Animals In Print
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28 July 2011 Issue

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Does A Calf Cry?

By Robert Cohen,

"To me, the term 'guardian' is a term of endearment and responsibility. If our language changes, usually action follows."
- Elliot Katz

Consider the two-way love affair between you and your dog, cat, or parakeet. Does the bird sing when you enter the room? Will the cat brush up against your leg, purring with her pleasure in pleasing you? Does your dog whimper when sad, or jump with joy, his tail unable to contain the excitement in seeing you come home after being away from your presence for just twenty minutes?

Do animals feel? Do pigs smell blood and hear death squeals from those who are slaughtered before them? Do calves cry when separated from their mothers? Do animals feel pain? Read the poem below and imagine the non-human's perspective.


The House Dog's Grave
Robinson Jeffers (1887-1962)

I've changed my ways a little; I cannot now
Run with you in the evenings along the shore,
Except in a kind of dream; and you,
If you dream a moment,
You see me there.

So leave awhile the paw-marks on the front door
Where I used to scratch to go out or in,
And you'd soon open; leave on the kitchen floor
The marks of my drinking-pan.

I cannot lie by your fire as I used to do
On the warm stone,
Nor at the foot of your bed; no,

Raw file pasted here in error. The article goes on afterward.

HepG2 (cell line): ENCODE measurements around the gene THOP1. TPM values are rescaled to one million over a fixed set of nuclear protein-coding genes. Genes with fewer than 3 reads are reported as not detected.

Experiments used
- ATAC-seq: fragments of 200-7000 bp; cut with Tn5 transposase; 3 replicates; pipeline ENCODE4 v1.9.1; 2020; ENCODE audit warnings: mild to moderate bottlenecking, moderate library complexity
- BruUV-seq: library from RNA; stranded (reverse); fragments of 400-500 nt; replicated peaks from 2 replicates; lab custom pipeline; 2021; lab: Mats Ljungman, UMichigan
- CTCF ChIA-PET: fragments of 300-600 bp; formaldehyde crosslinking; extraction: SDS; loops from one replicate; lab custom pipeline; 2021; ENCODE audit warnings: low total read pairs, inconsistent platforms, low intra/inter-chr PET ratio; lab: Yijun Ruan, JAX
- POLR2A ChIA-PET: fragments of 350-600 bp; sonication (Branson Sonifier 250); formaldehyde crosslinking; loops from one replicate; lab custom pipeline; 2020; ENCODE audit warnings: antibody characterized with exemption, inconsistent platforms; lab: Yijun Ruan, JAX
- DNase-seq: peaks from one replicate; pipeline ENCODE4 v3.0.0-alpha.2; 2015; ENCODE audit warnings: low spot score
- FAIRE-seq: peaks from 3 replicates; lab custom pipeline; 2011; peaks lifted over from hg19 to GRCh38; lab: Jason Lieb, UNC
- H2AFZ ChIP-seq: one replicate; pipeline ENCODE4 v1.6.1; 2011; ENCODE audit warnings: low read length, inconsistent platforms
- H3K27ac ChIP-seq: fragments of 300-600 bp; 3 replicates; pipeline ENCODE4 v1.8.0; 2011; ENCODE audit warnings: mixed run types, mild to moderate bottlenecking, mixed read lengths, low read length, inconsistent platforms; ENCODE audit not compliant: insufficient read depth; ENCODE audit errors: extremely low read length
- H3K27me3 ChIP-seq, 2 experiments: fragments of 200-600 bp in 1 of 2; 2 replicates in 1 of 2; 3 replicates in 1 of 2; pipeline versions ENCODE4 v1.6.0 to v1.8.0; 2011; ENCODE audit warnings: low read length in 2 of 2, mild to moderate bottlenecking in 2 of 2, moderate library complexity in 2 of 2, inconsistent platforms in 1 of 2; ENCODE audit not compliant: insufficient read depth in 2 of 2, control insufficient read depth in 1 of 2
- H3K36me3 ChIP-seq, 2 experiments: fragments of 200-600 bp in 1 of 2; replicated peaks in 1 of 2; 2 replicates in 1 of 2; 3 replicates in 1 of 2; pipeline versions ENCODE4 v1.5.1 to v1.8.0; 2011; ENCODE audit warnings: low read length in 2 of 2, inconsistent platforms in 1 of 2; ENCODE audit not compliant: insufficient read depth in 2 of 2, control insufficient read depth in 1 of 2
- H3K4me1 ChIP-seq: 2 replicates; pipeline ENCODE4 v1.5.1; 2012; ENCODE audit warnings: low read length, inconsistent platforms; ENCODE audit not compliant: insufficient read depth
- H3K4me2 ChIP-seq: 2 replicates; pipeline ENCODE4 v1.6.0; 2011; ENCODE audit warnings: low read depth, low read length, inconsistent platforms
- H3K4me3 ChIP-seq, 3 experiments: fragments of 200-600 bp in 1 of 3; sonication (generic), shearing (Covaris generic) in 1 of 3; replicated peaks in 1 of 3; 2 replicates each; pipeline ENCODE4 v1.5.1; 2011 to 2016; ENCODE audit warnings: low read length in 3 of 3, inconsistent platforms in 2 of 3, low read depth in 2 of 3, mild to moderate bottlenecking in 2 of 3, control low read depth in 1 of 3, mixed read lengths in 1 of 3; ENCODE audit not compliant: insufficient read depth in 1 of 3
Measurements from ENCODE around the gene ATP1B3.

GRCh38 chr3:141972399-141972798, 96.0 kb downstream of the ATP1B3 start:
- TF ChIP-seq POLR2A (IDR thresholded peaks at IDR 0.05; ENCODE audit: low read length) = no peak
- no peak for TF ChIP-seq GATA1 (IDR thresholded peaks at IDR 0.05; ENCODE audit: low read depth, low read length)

All the nights through
I lie alone.

But your kind thought has laid me less than six feet
Outside your window where firelight so often plays,
And where you sit to read,
And I fear often grieving for me.
Every night your lamplight lies on my place.

You, man and woman, live so long, it is hard
To think of you ever dying.
A little dog would get tired, living so long.
I hope that when you are lying
Under the ground like me your lives will appear
As good and joyful as mine.
No, dears, that's too much hope:
You are not so well cared for as I have been.
And never have known the passionate undivided
Fidelities that I knew.
Your minds are perhaps too active, too many-sided...
But to me you were true.

You were never masters, but friends. I was your friend.
I loved you well, and was loved. Deep love endures
To the end and far past the end. If this is my end,
I am not lonely. I am not afraid. I am still yours.

If you are the master of your home and your emotions, read this poem as tribute to the creature who was your
companion. Instead of hugging a tree, hug a vegetarian. These strange people have the wisdom to recognize that
animals have emotions similar to ours. They choose not to eat creatures who feel pain.

Today's column is for all of the guardian animals who have lost their human friends this year. Few people
consider animal feelings when their best friend passes on.

Today's column is for all of the guardian humans who have lost their animal friends this year. The loss
of a companion animal can be a deep pain which never goes away.

How can any human who has ever had such a bond with one animal, be it dog or cat, or bird, eat the arms
and legs and digest the pain of another mammal? In our infinite arrogance and lack of understanding, dare
we chew upon the Southern fried wing of an angel, savoring the marrow?

Robert Cohen

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